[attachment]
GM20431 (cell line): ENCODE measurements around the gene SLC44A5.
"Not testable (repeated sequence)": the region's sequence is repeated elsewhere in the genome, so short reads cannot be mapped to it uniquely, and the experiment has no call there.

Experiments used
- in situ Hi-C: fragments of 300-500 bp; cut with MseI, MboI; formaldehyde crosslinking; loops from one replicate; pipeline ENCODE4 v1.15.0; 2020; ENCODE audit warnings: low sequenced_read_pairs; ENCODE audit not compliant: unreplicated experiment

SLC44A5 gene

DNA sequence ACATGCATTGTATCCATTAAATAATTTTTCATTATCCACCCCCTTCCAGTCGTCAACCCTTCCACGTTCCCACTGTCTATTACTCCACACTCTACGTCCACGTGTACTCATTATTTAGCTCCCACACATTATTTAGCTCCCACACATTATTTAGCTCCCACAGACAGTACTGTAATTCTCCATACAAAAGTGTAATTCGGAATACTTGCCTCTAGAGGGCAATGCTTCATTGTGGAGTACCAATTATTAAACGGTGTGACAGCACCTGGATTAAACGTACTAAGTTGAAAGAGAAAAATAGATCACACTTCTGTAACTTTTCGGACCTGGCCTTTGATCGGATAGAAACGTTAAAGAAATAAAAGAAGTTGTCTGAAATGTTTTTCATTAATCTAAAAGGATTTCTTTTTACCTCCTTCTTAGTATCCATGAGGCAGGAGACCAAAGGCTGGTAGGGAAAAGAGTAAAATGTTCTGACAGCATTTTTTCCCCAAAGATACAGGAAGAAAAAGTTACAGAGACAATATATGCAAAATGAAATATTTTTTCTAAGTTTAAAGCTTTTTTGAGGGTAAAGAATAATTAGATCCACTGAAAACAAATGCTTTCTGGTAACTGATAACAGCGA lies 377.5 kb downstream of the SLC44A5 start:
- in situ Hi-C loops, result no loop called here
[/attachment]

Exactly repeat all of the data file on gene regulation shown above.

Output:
GM20431 (cell line): ENCODE measurements around the gene SLC44A5.
"Not testable (repeated sequence)": the region's sequence is repeated elsewhere in the genome, so short reads cannot be mapped to it uniquely, and the experiment has no call there.

Experiments used
- in situ Hi-C: fragments of 300-500 bp; cut with MseI, MboI; formaldehyde crosslinking; loops from one replicate; pipeline ENCODE4 v1.15.0; 2020; ENCODE audit warnings: low sequenced_read_pairs; ENCODE audit not compliant: unreplicated experiment

SLC44A5 gene

DNA sequence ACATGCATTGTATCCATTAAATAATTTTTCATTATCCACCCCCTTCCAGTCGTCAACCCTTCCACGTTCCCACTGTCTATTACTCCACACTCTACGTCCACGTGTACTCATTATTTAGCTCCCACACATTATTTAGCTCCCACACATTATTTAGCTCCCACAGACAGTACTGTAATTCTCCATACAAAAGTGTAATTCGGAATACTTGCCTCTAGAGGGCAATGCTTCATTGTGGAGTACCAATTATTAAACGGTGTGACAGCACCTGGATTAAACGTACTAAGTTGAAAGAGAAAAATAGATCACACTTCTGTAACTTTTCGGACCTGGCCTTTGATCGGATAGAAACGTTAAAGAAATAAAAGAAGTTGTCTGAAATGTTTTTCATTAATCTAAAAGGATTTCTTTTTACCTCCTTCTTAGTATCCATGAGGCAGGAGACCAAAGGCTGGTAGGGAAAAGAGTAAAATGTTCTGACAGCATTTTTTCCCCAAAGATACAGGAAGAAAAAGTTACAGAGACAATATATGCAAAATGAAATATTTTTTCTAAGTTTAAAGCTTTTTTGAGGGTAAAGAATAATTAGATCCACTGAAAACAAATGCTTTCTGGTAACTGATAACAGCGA lies 377.5 kb downstream of the SLC44A5 start:
- in situ Hi-C loops, result no loop called here